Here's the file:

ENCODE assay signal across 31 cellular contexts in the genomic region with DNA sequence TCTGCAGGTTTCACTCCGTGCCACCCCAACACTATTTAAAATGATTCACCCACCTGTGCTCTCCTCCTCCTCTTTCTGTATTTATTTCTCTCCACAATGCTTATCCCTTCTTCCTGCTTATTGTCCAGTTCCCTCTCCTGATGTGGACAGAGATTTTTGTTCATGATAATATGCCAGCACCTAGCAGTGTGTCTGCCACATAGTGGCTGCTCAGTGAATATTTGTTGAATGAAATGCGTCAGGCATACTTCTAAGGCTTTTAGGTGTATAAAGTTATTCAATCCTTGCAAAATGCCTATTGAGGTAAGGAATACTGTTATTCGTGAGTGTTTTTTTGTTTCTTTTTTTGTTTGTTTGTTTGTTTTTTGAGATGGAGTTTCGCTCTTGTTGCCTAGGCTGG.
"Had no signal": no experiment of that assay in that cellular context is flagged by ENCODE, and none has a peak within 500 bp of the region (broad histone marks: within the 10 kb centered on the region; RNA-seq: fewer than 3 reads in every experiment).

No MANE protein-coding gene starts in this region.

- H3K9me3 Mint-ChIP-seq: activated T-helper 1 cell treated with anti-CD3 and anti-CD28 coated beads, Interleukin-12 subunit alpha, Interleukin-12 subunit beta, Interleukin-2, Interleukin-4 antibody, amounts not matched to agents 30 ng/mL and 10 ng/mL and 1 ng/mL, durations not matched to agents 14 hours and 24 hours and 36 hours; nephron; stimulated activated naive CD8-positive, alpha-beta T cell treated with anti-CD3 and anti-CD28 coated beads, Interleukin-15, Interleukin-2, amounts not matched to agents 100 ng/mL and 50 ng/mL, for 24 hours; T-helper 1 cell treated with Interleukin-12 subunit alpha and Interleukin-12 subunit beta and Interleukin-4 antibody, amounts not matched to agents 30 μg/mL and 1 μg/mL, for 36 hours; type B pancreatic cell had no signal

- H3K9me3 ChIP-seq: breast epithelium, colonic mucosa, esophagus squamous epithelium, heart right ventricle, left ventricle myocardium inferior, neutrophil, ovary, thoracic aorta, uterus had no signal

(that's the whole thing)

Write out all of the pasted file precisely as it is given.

ENCODE assay signal across 31 cellular contexts in the genomic region with DNA sequence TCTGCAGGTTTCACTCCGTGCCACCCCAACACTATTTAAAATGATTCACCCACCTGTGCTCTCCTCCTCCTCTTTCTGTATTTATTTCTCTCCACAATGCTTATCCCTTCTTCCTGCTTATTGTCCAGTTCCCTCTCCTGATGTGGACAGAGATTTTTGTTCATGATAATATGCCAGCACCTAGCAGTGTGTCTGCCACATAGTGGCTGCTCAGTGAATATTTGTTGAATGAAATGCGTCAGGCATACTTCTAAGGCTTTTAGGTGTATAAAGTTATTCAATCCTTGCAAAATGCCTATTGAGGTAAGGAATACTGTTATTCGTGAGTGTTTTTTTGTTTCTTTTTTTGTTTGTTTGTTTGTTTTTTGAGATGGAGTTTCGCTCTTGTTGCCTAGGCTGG.
"Had no signal": no experiment of that assay in that cellular context is flagged by ENCODE, and none has a peak within 500 bp of the region (broad histone marks: within the 10 kb centered on the region; RNA-seq: fewer than 3 reads in every experiment).

No MANE protein-coding gene starts in this region.

- H3K9me3 Mint-ChIP-seq: activated T-helper 1 cell treated with anti-CD3 and anti-CD28 coated beads, Interleukin-12 subunit alpha, Interleukin-12 subunit beta, Interleukin-2, Interleukin-4 antibody, amounts not matched to agents 30 ng/mL and 10 ng/mL and 1 ng/mL, durations not matched to agents 14 hours and 24 hours and 36 hours; nephron; stimulated activated naive CD8-positive, alpha-beta T cell treated with anti-CD3 and anti-CD28 coated beads, Interleukin-15, Interleukin-2, amounts not matched to agents 100 ng/mL and 50 ng/mL, for 24 hours; T-helper 1 cell treated with Interleukin-12 subunit alpha and Interleukin-12 subunit beta and Interleukin-4 antibody, amounts not matched to agents 30 μg/mL and 1 μg/mL, for 36 hours; type B pancreatic cell had no signal

- H3K9me3 ChIP-seq: breast epithelium, colonic mucosa, esophagus squamous epithelium, heart right ventricle, left ventricle myocardium inferior, neutrophil, ovary, thoracic aorta, uterus had no signal